Service Need-Finding Tool: Groups services under straightforward industry, outcomes-based, categories (Risk Mitigation, Optimisation, Process Design, Innovative Practices), giving user a broad view of CWT’s capabilities while highlighting those related to their need. These are tied to summaries and calls-to-action.
Case Study Timeline: Showcases CWT’s extensive project experience and ties into the need-finding module to reflect the services being sought by the user. It would cross-reference content from other modules and display notable engagements, successful outcomes, skill expertise and involved engineers.
Expertise & Approach: Provides a concise, branded summary of the company, breaks down CWT’s water treatment expertise into three key pillars (process engineering, optimisation assessments, management systems) and gives users an idea of their client engagement approach. It’s an opportunity to focus on areas of competence as well as promote services CWT might want to branch into.
Our Experts: Builds the profiles of engineers and other staff in the organisation, empowering them as experts who are accessible to manage their client relationships and projects. It also acts as a base to link individuals to skills, case studies, research and contact information.
Book-a-Workshop Module: A dedicated module that enables users to book workshop meetings with CWT engineers. This idea is dependant on CWT formalising workshop format & content (whiteboarding or lunch-and-learn’s).
Impact Visualisation Module: Aggregates stats and visualises the impact of projects. E.g. work on Orange City Council plant = CWT helped X houses receive clean water. This infographic module is dependant on CWT’s ability to consolidate key data.
Location-Specific module: Use geo-targeting to showcase state-based news & engagements, such as research papers or projects, to clients across different markets. This idea is dependant on CWT having enough state-relevant content (beyond the eastern seaboard).
Testimonials: Seek positive reference quotes from clients to act as validations for the user need to mitigate risk and “look good.”
Handing it over
Providing direction, next steps & a phased implementation plan
Understanding that our client didn’t have a strong grasp of next steps, we laid out an implementation plan which covered development, content and provided some research-based visual design options that they could take forward themselves or with a developer.
Visual Design DNA
A survey to define visual design direction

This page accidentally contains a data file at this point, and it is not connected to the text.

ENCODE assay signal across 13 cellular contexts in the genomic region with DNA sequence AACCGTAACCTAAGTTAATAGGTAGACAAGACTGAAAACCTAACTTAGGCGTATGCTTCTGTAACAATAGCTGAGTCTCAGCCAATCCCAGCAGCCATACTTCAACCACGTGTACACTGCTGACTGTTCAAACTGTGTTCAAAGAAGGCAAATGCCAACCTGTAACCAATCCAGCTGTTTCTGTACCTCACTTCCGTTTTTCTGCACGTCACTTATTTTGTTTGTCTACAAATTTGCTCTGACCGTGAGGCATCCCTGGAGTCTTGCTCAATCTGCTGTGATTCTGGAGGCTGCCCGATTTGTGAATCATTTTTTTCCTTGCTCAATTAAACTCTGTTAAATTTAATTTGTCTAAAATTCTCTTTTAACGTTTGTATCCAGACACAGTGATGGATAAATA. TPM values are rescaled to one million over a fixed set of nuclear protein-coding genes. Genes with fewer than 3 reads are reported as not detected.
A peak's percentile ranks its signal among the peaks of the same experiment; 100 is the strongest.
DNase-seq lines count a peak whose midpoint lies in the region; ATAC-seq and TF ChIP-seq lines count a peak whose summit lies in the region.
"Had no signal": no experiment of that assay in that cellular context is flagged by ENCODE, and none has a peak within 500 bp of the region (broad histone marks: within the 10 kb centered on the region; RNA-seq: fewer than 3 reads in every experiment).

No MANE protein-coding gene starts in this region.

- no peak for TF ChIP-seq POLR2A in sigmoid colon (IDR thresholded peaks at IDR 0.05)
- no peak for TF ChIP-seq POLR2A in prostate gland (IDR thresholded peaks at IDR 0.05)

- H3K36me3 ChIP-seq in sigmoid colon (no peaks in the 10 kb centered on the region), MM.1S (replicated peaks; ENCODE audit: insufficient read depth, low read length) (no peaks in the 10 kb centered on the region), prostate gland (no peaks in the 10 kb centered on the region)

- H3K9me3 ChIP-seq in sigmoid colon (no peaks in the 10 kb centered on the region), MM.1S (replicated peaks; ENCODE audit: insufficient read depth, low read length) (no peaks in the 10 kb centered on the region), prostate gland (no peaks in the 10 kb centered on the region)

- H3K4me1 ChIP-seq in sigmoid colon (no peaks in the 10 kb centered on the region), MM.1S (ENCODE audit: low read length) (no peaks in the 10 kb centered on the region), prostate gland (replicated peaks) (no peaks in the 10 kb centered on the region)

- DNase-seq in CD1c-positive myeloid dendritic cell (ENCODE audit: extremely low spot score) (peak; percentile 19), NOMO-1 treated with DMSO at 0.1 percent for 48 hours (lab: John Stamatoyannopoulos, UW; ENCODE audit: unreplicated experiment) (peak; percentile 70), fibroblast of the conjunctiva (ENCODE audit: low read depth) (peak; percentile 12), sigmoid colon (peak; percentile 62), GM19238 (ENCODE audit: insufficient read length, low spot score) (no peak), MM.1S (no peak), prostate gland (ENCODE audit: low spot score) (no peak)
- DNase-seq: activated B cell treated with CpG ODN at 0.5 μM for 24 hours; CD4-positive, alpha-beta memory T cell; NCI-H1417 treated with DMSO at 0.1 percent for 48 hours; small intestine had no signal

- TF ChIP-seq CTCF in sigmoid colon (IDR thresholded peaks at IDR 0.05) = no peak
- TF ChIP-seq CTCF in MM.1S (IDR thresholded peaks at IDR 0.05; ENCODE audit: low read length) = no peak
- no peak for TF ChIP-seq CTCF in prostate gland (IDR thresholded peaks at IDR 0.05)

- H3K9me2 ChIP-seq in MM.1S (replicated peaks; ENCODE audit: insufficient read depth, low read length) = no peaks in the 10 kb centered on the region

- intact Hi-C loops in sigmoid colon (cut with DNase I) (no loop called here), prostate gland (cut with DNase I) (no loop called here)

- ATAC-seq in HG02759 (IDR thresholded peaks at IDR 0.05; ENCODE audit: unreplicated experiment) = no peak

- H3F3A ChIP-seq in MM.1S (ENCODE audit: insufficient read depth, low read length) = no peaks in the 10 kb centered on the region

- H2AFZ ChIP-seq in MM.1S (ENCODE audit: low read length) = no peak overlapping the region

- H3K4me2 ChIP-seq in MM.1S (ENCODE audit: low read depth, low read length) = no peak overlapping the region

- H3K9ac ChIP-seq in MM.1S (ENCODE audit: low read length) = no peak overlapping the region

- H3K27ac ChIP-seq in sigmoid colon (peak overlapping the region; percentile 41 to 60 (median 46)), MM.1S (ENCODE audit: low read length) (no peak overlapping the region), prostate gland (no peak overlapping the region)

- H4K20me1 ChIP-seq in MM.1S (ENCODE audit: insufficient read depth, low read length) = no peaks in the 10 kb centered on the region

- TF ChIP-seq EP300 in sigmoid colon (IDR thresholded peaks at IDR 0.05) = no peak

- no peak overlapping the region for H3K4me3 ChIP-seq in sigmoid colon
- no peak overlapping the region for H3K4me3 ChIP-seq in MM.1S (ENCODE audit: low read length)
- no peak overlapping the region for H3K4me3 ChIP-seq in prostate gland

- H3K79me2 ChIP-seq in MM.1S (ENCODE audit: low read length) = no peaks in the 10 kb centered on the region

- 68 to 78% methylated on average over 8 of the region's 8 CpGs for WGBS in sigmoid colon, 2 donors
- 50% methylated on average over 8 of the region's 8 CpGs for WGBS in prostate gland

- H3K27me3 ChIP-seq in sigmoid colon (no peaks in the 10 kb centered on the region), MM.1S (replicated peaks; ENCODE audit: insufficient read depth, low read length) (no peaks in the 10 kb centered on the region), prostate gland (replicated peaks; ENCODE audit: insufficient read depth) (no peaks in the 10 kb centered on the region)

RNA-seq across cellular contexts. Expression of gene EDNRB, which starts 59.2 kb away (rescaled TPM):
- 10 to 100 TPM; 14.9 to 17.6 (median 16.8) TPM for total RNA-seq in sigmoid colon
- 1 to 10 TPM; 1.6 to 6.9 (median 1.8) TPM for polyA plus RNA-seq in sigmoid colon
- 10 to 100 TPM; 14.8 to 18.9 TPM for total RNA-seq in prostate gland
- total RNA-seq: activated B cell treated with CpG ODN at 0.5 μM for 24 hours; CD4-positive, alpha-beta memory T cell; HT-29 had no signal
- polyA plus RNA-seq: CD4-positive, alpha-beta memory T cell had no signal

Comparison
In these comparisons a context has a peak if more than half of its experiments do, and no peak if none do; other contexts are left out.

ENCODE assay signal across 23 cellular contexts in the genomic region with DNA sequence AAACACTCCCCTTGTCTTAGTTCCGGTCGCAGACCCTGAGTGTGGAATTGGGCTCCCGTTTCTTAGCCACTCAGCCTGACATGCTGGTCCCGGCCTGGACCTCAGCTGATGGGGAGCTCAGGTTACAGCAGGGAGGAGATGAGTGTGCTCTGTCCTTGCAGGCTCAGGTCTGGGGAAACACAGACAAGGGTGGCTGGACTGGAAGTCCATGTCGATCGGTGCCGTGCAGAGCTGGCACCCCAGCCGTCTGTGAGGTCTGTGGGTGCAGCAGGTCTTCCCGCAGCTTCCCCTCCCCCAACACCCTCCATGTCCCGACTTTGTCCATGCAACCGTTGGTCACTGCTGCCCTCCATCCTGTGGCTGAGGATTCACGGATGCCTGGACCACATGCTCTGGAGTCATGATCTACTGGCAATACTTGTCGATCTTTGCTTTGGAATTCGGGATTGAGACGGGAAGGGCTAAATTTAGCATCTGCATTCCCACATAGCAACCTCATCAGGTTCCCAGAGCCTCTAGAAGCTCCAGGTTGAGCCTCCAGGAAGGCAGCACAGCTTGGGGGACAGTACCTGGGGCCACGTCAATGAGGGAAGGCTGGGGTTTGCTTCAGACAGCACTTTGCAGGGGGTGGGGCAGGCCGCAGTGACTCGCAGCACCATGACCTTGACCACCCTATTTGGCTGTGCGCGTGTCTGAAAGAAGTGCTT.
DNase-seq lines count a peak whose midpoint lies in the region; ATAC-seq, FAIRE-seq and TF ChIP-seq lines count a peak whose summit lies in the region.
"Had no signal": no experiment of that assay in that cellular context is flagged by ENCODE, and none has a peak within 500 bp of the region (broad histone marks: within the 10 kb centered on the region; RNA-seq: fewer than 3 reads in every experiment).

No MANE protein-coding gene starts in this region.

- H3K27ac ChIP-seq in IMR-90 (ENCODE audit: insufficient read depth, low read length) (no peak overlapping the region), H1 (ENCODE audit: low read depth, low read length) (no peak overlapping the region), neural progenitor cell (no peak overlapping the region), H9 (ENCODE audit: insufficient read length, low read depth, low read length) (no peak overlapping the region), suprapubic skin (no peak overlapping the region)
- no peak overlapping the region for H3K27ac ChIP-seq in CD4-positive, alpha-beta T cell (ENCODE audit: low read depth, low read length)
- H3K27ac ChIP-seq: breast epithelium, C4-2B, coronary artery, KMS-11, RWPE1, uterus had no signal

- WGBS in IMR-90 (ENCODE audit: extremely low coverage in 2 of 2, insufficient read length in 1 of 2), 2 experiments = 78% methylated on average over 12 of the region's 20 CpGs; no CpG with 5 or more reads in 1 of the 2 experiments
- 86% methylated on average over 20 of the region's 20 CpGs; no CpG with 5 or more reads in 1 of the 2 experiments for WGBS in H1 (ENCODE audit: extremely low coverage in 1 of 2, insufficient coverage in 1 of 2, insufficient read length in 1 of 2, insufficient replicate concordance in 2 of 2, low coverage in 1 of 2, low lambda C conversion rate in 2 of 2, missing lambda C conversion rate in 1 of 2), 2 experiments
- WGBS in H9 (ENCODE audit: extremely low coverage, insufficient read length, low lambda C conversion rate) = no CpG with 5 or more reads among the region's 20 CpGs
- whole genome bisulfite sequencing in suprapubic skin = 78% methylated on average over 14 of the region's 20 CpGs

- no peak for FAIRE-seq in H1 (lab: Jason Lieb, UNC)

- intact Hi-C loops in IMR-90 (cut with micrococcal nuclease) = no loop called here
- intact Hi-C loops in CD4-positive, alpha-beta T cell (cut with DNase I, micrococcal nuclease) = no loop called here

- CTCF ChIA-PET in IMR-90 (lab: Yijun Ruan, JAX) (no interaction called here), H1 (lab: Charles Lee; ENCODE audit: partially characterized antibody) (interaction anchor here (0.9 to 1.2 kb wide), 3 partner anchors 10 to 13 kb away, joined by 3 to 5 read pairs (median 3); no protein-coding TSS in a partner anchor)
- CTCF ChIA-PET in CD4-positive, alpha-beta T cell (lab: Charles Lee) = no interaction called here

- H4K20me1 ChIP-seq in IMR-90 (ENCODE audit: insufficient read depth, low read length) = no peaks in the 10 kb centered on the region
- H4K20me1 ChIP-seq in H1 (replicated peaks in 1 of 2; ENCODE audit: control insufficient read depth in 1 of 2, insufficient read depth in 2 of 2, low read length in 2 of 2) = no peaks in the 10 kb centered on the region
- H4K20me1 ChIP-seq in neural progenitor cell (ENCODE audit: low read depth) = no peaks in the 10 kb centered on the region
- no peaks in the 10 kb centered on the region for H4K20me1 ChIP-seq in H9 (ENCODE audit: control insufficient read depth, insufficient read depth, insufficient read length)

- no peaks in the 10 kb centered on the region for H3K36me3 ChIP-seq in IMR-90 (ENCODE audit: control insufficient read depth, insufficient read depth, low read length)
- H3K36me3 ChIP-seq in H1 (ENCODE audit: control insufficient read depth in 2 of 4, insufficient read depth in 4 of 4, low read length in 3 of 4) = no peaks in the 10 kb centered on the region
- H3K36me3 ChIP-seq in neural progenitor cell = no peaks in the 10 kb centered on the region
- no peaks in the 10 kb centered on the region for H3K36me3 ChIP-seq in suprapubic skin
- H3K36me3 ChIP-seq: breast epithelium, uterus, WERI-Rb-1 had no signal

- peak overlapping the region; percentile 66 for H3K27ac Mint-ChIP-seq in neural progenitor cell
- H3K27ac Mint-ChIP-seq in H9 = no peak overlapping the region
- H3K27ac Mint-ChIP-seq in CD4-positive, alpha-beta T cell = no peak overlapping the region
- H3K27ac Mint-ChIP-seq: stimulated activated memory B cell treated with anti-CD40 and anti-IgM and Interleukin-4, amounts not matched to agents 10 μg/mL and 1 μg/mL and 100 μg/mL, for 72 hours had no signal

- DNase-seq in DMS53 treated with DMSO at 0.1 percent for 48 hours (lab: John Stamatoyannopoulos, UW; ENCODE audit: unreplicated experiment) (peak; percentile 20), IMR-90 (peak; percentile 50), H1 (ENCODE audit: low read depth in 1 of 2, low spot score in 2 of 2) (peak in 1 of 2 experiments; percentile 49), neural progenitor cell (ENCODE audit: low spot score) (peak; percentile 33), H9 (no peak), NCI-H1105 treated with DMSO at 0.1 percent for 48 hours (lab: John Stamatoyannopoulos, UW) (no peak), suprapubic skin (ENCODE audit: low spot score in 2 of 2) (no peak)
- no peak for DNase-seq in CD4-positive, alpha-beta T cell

We surveyed clients & the CWT team for their subjective emotional response to neutral bipolar descriptors (such as warm / cool) when “considering the look and feel (they) would like to experience when learning about a water treatment consultancy for the first time.” This helped us create a visual design DNA and 3 moodboard options that could influence their visual style.
Some additional suggestions
Sharing some things we noticed along the way
- Client Engagement: Consider the investigation into better utilisation of CRM ‘Clarizen.’ Consider formal client engagement processes or training for engineers, so consultants can more effectively manage relationships.
- Tenders: Leverage re-structured content from website redesign and use as formatted company content in tenders where applicable. Consider tender writing training.
- LinkedIn: Re-publish (or share) research and thought-leadership content on LinkedIn (instead of Facebook). Leverage re-structured content from website redesign and use on company page (e.g. ‘Our Expertise’ content).
- Search Engine Optimisation: Consider consulting a specialist on SEO for better discoverability: industry keywords, cross-links & references.
View our documentation
This project was a great foray into UX client work; I felt we really added value, to an area CWT was a bit lost in, and were able to identify some digital pathways that could affect their bottom line. The managing director, Bruce Murray, closed our stakeholder interview by saying how refreshing it felt to be thinking strategically again, and at the end of the handover presentation our point of contact, Audrey Knickerbocker, thanked us and said ‘let’s do it.’ Both were willing to continue working with Michelle and I, but other commitments prevented that occurring. This feedback was really motivating for me and reminded me that the focus for my career is likely going to be on innovation areas in an agency setting or as a freelancer, where I can make a relatively big impact in a short time.
I also took away a few key lessons that I will carry forward. We benefitted from setting client expectations up front, doing documentation alongside our work and working to each other’s strengths. Michelle taught me a lot about client relationship management & building a presentation deck, and I lead some of the investigative questioning. Both of us were aligned on our interpretation of the research and bounced really well off each other throughout the ideation & design phases. It was genuinely fun & intellectually stimulating working with her.
Update: Since working on this design project, CWT have launched their new website which illustrates the themes of our idea, but in a more technically achievable way. Check it out.